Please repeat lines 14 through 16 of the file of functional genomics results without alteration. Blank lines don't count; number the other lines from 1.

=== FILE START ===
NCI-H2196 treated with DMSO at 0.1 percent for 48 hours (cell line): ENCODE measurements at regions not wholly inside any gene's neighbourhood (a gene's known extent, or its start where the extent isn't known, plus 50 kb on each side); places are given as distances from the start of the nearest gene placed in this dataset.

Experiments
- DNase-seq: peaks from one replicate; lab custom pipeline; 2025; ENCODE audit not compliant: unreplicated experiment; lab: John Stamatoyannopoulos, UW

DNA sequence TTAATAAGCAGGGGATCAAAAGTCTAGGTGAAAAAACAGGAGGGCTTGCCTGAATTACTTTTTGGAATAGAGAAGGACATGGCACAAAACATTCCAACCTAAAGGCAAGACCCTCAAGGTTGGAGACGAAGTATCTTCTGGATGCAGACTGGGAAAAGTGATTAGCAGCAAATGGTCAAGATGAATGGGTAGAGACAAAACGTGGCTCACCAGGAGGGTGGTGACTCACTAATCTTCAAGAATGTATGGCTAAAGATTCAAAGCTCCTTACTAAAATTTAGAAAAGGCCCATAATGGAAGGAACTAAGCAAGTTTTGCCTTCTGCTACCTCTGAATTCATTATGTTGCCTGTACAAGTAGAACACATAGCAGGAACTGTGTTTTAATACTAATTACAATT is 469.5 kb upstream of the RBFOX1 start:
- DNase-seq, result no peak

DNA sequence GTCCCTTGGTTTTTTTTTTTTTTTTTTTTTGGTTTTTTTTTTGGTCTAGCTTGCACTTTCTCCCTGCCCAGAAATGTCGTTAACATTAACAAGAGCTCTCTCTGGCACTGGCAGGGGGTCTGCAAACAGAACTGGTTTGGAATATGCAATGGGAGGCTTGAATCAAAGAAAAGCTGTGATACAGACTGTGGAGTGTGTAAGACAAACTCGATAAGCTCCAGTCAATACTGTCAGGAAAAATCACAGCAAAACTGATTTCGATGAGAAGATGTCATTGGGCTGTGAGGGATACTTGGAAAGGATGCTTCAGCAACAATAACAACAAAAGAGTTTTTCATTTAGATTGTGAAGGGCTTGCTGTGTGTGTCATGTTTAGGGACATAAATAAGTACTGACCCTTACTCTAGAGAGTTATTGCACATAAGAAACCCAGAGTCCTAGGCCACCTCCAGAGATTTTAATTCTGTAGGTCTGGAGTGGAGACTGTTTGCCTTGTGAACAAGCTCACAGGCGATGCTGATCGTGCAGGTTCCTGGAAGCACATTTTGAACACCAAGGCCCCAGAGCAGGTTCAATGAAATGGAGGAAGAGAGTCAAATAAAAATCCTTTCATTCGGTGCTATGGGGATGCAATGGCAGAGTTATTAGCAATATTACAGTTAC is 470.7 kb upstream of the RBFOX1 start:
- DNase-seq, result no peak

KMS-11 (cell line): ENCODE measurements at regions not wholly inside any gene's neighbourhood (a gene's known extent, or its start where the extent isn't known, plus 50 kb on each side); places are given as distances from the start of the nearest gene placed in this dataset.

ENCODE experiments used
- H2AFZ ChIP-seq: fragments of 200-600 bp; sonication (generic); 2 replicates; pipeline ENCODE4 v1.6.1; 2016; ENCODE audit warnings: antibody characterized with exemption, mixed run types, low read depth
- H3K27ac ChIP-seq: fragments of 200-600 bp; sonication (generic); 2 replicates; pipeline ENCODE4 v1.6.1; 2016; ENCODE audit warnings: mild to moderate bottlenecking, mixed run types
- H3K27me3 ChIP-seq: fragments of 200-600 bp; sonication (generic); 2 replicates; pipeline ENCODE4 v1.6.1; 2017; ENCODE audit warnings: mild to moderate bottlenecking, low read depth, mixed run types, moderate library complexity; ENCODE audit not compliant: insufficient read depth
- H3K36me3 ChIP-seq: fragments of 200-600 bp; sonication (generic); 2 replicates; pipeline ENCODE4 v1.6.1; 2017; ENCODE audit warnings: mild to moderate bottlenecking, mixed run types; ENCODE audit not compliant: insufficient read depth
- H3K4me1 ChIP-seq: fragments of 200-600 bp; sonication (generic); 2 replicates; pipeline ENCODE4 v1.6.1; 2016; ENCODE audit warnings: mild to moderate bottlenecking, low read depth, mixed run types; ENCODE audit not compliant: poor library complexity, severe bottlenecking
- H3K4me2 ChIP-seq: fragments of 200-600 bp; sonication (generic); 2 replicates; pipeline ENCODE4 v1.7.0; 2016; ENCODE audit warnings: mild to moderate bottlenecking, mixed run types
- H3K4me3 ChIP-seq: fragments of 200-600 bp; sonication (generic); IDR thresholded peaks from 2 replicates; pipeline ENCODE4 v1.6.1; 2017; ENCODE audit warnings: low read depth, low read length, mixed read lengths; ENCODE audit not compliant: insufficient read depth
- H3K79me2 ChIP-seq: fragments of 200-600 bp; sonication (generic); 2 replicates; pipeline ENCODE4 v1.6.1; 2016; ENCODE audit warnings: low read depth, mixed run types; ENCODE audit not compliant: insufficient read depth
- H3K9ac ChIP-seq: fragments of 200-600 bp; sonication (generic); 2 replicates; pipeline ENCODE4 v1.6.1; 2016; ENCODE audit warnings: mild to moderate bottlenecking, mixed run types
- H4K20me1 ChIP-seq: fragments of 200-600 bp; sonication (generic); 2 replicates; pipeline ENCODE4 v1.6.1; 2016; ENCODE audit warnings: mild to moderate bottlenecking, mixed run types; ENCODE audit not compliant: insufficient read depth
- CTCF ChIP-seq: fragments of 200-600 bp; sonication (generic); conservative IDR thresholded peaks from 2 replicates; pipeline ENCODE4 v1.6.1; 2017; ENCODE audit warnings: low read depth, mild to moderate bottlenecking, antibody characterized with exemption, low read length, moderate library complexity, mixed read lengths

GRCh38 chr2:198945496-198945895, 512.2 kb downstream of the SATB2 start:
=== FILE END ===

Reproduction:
- H3K4me1 ChIP-seq: fragments of 200-600 bp; sonication (generic); 2 replicates; pipeline ENCODE4 v1.6.1; 2016; ENCODE audit warnings: mild to moderate bottlenecking, low read depth, mixed run types; ENCODE audit not compliant: poor library complexity, severe bottlenecking
- H3K4me2 ChIP-seq: fragments of 200-600 bp; sonication (generic); 2 replicates; pipeline ENCODE4 v1.7.0; 2016; ENCODE audit warnings: mild to moderate bottlenecking, mixed run types
- H3K4me3 ChIP-seq: fragments of 200-600 bp; sonication (generic); IDR thresholded peaks from 2 replicates; pipeline ENCODE4 v1.6.1; 2017; ENCODE audit warnings: low read depth, low read length, mixed read lengths; ENCODE audit not compliant: insufficient read depth